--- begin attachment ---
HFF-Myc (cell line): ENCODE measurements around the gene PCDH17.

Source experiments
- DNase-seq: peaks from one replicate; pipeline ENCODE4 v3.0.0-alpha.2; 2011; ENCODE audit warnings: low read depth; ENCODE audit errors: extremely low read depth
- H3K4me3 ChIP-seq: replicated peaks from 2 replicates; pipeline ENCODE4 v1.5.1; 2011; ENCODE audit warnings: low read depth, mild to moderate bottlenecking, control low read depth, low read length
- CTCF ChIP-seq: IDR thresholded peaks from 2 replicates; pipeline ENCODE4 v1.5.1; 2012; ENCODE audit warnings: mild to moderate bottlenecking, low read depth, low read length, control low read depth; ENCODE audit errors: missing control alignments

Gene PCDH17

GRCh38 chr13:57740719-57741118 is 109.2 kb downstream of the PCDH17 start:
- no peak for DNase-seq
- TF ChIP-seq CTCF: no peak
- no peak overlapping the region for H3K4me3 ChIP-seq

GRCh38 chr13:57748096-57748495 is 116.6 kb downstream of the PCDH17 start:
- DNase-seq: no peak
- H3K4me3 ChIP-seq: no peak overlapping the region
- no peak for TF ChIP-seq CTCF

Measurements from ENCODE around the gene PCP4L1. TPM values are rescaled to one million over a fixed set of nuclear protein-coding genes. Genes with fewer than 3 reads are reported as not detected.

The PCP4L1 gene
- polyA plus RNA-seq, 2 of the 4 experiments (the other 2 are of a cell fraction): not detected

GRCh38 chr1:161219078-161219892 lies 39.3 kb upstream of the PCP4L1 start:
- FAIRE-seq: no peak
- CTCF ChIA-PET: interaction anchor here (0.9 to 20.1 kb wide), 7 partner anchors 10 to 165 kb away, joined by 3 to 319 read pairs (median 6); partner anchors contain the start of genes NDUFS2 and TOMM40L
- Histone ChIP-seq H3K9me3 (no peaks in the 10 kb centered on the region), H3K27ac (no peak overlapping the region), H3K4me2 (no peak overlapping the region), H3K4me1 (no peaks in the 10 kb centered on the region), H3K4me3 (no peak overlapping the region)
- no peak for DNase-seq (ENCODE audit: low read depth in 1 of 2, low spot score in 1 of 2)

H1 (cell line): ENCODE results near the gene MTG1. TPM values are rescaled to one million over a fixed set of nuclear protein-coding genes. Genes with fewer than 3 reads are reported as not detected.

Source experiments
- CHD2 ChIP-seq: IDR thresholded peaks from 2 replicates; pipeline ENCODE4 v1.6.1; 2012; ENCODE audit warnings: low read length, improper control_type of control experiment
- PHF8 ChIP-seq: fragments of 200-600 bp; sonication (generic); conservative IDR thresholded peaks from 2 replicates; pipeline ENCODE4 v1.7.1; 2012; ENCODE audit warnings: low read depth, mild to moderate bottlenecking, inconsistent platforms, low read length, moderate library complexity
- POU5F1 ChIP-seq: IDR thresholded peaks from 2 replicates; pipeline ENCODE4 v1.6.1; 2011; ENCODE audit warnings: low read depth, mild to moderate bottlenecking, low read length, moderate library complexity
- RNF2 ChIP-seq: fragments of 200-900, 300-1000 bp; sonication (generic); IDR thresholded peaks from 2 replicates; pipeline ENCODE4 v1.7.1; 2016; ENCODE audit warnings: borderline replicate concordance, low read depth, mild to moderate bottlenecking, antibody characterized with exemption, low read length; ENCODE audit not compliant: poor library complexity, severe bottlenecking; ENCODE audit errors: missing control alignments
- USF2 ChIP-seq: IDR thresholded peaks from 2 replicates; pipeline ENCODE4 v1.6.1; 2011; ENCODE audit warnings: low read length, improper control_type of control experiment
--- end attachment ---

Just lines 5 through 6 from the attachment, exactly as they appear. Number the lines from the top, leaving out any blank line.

- CTCF ChIP-seq: IDR thresholded peaks from 2 replicates; pipeline ENCODE4 v1.5.1; 2012; ENCODE audit warnings: mild to moderate bottlenecking, low read depth, low read length, control low read depth; ENCODE audit errors: missing control alignments

Gene PCDH17